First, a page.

Materialssisal hemp cotton raffia
This article uses material from the Wikipedia article Akwete cloth, which is released under the Creative Commons Attribution-ShareAlike 3.0 Unported License (view authors).
Akwete cloth: An Igbo textile art Vanguard Newspaper JULY 26, 2012
Akwete Cloth and Its Motifs, Marian Davis, African Arts Vol. 7, No. 3 (Spring, 1974), p. 22 Published by: UCLA James S. Coleman African Studies Center
Akwete cloth is a unique hand woven textile produced in Igboland for which the town of Akwete in Abia state, Nigeria is famous. The traditional Igbo weaving as demonstrated in Akwete processes sisal-hemp, raffia and spun cotton into finished products.
Weaving is done on a loom. There are two types of loom, the horizontal loom used by men and the vertical loom used by women. Traditionally most of the weaving is done by women. A continuous warp thread gives a solid color background for the motifs. A two color warp background is also used which produces a blended color effect. An iridescent color effect can also be produced when the warp is one color and the base weft (as opposed to decorative motive weft) another. Fabrics are woven to be single faced or double faced, that is the motifs show on both sides. Base fabric is mostly low twist yarn cotton, with the decorative motifs consisting of coarser or heavier spun cotton, low twist silk, or shiny rayon. Cotton and rayon combinations give a multicolored, brocaded look. Earth colors seem to predominate traditionally, but the contemporary access to imported dyes and colored cotton thread has broadened the spectrum.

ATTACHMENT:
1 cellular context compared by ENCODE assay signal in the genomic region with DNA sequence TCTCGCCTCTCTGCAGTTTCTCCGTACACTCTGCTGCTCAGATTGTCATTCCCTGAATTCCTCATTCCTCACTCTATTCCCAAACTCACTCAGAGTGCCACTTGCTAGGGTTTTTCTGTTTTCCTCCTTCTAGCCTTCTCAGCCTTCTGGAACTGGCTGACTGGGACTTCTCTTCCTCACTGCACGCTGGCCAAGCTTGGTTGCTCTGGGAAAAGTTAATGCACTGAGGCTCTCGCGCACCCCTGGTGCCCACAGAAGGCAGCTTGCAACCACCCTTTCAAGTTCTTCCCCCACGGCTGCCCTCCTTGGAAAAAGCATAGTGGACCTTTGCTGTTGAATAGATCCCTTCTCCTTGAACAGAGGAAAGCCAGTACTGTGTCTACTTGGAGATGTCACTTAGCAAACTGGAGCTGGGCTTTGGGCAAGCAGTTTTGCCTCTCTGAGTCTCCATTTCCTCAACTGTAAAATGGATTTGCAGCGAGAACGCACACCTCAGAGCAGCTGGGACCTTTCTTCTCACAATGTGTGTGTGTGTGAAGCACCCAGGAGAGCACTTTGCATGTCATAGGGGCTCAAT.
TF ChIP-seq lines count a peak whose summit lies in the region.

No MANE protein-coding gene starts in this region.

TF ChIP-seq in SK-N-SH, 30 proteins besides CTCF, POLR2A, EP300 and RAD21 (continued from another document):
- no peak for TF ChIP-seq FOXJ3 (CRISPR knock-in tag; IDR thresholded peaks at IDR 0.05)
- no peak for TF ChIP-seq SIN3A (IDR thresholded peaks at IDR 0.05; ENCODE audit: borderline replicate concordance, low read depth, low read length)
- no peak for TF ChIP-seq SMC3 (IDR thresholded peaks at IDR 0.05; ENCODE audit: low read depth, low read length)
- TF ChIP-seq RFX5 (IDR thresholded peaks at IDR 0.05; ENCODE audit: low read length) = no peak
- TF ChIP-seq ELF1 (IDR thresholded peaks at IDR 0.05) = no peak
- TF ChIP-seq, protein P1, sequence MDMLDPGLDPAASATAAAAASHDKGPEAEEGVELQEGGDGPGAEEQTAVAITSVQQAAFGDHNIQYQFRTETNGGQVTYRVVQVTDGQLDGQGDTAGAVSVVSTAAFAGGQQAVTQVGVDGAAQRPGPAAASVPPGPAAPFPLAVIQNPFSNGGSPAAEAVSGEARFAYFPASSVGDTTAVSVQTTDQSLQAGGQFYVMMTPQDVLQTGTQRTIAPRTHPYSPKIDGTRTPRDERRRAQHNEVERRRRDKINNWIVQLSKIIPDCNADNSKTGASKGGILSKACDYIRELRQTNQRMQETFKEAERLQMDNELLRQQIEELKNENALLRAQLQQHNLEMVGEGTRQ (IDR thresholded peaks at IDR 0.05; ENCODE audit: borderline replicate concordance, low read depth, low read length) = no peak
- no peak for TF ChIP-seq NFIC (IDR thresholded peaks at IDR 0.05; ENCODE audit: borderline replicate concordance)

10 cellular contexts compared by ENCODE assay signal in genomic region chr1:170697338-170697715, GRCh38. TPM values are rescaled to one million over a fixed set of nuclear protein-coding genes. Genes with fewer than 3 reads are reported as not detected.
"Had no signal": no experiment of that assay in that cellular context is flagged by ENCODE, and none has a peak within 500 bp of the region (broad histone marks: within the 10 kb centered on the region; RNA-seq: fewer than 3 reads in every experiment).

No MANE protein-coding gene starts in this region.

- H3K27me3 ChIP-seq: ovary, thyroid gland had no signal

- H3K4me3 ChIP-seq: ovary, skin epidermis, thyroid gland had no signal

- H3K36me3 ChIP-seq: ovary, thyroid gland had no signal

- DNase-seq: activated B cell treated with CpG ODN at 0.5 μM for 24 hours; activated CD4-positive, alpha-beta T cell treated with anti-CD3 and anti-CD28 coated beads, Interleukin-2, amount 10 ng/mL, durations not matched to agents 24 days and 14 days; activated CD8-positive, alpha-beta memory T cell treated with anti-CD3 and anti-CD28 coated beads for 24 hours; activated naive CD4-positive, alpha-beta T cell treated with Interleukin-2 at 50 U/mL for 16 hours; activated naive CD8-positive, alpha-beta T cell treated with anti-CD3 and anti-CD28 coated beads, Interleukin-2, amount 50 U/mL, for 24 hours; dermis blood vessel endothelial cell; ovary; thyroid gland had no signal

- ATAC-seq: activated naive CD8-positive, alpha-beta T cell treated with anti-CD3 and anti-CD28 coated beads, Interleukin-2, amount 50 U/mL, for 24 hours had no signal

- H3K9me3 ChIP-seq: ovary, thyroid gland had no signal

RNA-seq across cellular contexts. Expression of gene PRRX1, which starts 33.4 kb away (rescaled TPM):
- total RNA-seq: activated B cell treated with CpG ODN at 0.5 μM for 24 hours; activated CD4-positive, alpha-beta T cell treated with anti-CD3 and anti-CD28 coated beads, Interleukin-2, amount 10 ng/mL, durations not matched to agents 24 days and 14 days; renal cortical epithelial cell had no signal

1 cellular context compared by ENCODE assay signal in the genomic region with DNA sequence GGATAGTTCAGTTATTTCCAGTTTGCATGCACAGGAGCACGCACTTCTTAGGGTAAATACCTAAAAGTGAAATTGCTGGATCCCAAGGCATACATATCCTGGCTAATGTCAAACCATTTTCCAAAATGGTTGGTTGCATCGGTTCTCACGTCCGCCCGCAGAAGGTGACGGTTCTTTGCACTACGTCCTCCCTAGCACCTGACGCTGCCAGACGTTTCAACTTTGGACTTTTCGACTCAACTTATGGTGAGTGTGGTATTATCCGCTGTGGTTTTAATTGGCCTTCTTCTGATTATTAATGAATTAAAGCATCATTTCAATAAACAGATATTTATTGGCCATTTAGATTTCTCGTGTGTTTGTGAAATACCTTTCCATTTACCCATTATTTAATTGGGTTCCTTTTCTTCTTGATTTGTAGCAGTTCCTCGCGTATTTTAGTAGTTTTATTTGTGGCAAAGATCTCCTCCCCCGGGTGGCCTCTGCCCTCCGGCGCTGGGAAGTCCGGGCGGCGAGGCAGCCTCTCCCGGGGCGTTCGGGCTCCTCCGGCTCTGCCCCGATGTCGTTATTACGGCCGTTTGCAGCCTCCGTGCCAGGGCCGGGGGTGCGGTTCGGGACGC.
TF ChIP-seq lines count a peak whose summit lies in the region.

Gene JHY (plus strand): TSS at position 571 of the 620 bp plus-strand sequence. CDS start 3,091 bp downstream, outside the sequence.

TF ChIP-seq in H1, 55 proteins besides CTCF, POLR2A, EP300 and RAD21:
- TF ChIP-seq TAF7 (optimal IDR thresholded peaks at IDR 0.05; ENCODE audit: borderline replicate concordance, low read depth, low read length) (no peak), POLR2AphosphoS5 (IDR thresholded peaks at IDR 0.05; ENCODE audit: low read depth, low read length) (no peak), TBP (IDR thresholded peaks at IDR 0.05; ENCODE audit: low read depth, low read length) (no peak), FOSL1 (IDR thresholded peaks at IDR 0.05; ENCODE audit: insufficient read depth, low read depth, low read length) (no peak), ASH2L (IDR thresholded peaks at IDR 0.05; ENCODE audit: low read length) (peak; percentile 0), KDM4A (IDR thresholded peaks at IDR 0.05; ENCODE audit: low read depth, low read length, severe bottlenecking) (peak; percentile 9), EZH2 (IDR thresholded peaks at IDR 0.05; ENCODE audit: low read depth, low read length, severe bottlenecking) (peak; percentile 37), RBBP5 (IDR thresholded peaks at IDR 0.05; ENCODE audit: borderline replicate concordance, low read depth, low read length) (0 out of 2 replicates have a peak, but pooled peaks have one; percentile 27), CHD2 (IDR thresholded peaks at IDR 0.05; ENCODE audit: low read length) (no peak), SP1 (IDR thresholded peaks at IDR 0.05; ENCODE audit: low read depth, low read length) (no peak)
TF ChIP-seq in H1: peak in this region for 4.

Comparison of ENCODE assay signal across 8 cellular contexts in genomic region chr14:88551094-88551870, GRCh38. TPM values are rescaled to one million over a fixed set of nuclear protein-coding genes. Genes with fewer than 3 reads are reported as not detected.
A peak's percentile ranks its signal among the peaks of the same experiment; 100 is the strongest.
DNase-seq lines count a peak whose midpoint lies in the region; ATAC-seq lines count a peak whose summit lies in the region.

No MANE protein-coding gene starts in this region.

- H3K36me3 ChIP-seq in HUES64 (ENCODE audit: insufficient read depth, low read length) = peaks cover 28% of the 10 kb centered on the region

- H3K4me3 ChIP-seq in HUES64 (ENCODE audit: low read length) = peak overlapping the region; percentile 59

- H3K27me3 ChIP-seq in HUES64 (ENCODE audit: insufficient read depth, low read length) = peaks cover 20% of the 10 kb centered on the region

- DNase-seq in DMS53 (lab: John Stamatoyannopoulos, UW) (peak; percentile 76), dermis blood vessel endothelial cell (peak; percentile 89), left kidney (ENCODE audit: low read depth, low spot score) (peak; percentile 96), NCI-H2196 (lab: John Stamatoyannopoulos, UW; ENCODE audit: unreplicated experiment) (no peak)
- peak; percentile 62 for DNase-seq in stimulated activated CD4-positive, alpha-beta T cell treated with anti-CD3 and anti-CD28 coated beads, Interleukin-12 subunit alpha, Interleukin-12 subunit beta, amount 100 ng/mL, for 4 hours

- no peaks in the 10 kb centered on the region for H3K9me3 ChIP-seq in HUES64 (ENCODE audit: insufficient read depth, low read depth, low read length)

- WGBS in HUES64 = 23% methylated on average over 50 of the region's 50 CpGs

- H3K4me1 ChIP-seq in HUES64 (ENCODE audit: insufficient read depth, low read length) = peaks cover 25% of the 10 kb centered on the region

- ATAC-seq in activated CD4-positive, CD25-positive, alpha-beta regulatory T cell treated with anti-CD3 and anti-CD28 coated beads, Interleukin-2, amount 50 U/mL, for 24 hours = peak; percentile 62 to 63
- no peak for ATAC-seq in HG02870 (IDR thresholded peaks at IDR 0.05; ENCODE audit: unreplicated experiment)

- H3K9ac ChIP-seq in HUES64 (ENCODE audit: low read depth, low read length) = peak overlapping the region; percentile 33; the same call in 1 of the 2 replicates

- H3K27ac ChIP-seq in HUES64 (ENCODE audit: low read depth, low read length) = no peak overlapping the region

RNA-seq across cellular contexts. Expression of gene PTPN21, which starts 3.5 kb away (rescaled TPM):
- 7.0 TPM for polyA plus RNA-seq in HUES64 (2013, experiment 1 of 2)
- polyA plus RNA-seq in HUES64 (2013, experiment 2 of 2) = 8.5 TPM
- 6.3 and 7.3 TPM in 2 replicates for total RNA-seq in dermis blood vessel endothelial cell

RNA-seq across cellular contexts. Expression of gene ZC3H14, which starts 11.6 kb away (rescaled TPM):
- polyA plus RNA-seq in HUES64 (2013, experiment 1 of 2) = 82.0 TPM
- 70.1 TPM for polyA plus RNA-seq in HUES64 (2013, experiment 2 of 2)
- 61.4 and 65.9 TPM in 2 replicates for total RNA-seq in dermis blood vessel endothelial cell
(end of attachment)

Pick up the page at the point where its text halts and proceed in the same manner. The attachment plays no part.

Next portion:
While the coarse raffia materials are used by masquerades and in the past as head gear for warriors among other uses, the hemp material was used to weave towels, ropes and handbags. The more comfortable and colorful spun cotton is used to weave cloth for everyday wearing.
Meaning & Symbols
The weavers in Akwete claim to know over a hundred different motifs but not more than three or four are usually used simultaneously on one piece of cloth. Traditionally the creator of a new motif is granted an unwritten copyright. This is explained by the inspirational aspect of the development of motifs in the society, certain motifs being regarded as gifts of creative inspiration from a divinity. Social status plays a role in the wearing of Akwete cloth, certain motifs being reserved for royalty, or used as a talisman to protect warriors going into battle or women in pregnancy. Some patterns are reserved for special families or occasions because of circumstances pertaining to motif origin.